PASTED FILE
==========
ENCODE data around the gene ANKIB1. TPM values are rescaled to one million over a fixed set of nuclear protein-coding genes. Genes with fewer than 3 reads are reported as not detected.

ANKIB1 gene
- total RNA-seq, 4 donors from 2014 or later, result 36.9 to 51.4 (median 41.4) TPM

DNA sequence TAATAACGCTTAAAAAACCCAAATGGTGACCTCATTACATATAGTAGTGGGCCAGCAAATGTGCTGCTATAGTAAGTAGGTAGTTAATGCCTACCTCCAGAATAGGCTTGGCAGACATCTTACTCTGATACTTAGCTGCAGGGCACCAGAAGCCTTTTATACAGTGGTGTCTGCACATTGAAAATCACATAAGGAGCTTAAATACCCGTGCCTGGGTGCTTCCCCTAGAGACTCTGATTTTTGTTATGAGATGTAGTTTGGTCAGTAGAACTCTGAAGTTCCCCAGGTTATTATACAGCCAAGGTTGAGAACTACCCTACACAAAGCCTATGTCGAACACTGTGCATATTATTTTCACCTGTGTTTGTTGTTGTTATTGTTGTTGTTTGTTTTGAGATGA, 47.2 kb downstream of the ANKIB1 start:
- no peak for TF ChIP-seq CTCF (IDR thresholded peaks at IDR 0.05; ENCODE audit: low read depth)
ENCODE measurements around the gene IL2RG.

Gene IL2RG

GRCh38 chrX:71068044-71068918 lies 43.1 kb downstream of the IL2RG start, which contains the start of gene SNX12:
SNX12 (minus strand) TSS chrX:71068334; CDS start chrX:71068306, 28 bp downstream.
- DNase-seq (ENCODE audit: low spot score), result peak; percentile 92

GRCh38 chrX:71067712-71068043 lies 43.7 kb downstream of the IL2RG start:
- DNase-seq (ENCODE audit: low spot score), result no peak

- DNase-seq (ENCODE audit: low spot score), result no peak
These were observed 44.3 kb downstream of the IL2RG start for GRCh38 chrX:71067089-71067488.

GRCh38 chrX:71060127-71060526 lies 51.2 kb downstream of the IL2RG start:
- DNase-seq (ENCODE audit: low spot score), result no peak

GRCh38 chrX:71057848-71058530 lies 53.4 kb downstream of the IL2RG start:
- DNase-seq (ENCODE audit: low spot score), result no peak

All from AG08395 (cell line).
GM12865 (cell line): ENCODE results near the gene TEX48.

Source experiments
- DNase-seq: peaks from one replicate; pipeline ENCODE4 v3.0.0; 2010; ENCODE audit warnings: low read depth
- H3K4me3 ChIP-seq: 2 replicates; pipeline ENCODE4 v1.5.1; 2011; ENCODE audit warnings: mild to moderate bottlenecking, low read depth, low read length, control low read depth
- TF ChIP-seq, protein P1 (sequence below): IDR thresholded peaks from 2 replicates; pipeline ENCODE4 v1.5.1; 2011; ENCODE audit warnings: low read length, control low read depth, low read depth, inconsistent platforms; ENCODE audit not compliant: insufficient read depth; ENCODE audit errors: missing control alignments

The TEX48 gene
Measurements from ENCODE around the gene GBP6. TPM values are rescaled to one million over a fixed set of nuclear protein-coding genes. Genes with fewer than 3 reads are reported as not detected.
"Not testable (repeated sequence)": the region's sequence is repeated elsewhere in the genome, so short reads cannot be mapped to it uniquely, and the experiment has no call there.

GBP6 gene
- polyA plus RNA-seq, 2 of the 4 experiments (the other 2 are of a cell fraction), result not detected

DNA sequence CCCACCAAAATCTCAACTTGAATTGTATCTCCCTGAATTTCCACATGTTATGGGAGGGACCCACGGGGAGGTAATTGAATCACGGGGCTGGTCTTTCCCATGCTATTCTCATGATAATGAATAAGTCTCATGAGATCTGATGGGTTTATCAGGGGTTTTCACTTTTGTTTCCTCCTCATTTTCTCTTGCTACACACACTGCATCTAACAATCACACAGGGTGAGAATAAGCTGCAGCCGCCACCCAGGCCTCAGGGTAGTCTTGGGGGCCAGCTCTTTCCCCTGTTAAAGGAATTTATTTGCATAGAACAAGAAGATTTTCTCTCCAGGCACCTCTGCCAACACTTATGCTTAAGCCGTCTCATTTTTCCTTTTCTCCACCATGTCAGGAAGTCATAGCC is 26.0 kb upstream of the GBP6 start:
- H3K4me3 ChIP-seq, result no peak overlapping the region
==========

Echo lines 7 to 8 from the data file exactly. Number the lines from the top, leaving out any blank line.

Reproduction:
Gene IL2RG

GRCh38 chrX:71068044-71068918 lies 43.1 kb downstream of the IL2RG start, which contains the start of gene SNX12: